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Harris v. Burnette

United States District Court, E.D. Virginia, Richmond Division

January 20, 2017

BRYANTIE ANN HARRIS, Plaintiff,
v.
DR. ZENIA BURNETTE, et al., Defendants.

          MEMORANDUM OPINION

          ROBERT E. PAYNE SENIOR UNITED STATES DISTRICT JUDGE.

         This matter is before the Court on several motions to dismiss filed by the Defendants: a MOTION TO DISMISS (ECF No. 9) (Woody Mot.) filed by Defendants Dr. Sarah Huggins Scarbrough and Sheriff C.T. Woody, Jr., appearing in his official capacity, and a MOTION TO DISMISS OF DEFENDANTS SCHOOL BOARD OF THE CITY OF RICHMOND AND DR. MICHELLE BOYD (ECF No. 13) (Sch. Bd. Mot.) filed on behalf of the Defendant School Board of the City of Richmond and Defendant Dr. Michelle Boyd. For the reasons set out below, the Defendants' motions will be granted.

         BACKGROUND

         A. Procedural Posture

         The Complaint (ECF No. 1) names Defendants Boyd, Zenia Burnette, Richmond Justice Center Jail, Richmond Public Schools, and Scarbrough as Defendants, and was filed timely, having been filed within sixty days of the right to sue letter issued to Harris by the Equal Employment Opportunity Commission ("EEOC"). (Compl. 2) . At the direction of the Court, the City of Richmond School Board ''School Board" and Sheriff C.T. Woody, in his official capacity, were substituted as the properly named defendants in place of Richmond Justice Center Jail and Richmond Public Schools (ECF Nos. 12, 16). A motion to dismiss (ECF No. 9) was filed by Woody and Scarbrough. Boyd and the School Board later filed their own motion to dismiss. Harris filed responses (ECF Nos 17, 18), and Woody submitted a reply (ECF No. 20). Harris filed a supplemental response (ECF No. 16). The substance of the allegation is the same against each of these Defendants, and the facts at this stage must be viewed in the light most favorable to the Plaintiff; the Complaint must also be read liberally in light of Harris's status as a pro se litigant. See Estelle v. Gamble, 429 U.S. 97, 106 (1976); see also Coleman v. Maryland Court of Appeals, 626 F.3d 187, 189 (4th Cir. 2010).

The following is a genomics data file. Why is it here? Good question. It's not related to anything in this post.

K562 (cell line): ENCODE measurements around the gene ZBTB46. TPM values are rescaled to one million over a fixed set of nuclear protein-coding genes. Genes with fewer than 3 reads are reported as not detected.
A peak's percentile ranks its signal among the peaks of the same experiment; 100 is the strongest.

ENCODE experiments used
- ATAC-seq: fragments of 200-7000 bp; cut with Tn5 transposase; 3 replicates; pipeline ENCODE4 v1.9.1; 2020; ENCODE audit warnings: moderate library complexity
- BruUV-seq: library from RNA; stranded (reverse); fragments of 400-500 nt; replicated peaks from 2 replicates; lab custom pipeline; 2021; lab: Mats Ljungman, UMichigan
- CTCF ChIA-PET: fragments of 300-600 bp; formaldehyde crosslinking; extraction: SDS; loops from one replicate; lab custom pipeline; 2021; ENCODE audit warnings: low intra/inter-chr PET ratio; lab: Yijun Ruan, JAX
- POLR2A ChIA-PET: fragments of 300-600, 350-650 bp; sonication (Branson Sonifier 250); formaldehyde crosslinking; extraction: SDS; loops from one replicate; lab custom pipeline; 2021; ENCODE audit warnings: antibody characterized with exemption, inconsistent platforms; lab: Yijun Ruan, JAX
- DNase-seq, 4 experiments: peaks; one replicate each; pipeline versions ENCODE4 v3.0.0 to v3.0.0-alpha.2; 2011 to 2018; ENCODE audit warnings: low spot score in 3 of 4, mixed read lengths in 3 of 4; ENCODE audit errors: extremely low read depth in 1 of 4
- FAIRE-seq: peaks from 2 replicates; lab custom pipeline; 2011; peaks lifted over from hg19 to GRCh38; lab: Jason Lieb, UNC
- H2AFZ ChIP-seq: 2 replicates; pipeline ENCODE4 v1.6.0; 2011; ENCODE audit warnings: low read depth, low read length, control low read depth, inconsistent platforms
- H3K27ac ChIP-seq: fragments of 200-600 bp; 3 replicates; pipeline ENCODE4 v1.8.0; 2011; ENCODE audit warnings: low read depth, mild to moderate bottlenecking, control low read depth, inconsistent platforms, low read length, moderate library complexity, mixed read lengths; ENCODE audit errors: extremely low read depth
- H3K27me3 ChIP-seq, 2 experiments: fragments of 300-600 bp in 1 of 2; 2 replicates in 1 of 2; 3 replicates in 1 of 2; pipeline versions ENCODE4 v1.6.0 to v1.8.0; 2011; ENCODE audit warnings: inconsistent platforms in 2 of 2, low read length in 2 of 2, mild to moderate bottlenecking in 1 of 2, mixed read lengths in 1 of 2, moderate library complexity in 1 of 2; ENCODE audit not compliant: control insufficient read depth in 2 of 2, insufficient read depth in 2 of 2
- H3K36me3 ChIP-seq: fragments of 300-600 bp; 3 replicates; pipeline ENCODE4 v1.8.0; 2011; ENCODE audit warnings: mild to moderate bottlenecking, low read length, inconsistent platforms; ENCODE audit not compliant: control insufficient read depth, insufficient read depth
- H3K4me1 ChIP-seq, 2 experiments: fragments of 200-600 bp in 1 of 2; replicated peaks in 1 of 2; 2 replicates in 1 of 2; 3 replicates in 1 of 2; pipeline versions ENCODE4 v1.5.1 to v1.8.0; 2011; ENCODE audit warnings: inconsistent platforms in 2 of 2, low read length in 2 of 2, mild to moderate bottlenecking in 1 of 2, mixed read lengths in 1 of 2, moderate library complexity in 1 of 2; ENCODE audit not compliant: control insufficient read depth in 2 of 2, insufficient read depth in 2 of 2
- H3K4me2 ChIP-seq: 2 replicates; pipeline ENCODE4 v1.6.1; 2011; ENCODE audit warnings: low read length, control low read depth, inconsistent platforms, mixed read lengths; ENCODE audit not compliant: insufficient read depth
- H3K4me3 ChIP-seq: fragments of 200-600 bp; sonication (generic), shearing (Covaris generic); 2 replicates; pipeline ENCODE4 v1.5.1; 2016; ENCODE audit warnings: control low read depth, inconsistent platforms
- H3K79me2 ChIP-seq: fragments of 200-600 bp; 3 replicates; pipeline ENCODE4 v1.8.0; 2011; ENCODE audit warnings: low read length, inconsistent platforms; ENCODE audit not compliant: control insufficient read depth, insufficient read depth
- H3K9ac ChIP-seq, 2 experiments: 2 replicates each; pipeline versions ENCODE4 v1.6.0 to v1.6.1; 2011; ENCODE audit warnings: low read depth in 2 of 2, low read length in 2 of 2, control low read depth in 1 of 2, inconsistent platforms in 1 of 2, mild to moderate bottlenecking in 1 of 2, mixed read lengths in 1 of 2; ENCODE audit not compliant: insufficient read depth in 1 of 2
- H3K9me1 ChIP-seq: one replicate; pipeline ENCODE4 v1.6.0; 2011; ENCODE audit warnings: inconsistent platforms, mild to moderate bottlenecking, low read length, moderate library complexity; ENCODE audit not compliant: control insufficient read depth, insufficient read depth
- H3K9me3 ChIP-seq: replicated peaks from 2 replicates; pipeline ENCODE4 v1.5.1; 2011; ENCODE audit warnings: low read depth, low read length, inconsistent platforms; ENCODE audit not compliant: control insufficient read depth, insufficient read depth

B. Factual Background.

         Sometime in late August of 2015, Harris was hired by the School Board as a teacher assigned to the Richmond City Jail ("the Jail") to provide educational services to eligible inmates. Harris's employer remained the School Board; however, the Jail is operated by the Sheriff of the City of Richmond, C.T. Woody ("Woody"), While assigned to teach at the Jail, Harris worked under the chain of command headed by Woody, and, apparently, she reported to Scarbrough, who was an employee of the Sheriff's Office and who served as the "jail program director." (Sch. Bd. Memo, at 2) . Sometime shortly after she was hired, Harris became concerned about her ability to exit the Jail during an emergency (which required walking down six flights of stairs if the elevators were not operational), and communicated that concern to Scarborough. In an email to Scarborough, Harris wrote that, "[d]ue to health issues, the number of stairs that I can walk down is limited." (ECF No. 1, Attach. 3) . The full content of the email exchange is not available, because Harris attached to the Complaint only a screenshot of her inbox, which shows only the first few words of each correspondence. Id.

         Scarbrough responded to Harris's expressed concerns by requesting a meeting that day. At that meeting, Scarbrough allegedly described Harris as a "liability" before requiring her to surrender her security access badge and keys to the office. (Compl. 3). Scarbrough also allegedly had deputies escort Harris back to her office where she was required to pack up her belongings and leave. Id. This action seems to have amounted to the effective termination of Harris's service as a teacher at the Jail, but the logistics remain opaque; however, it seems as if Harris's employment with the City was also terminated.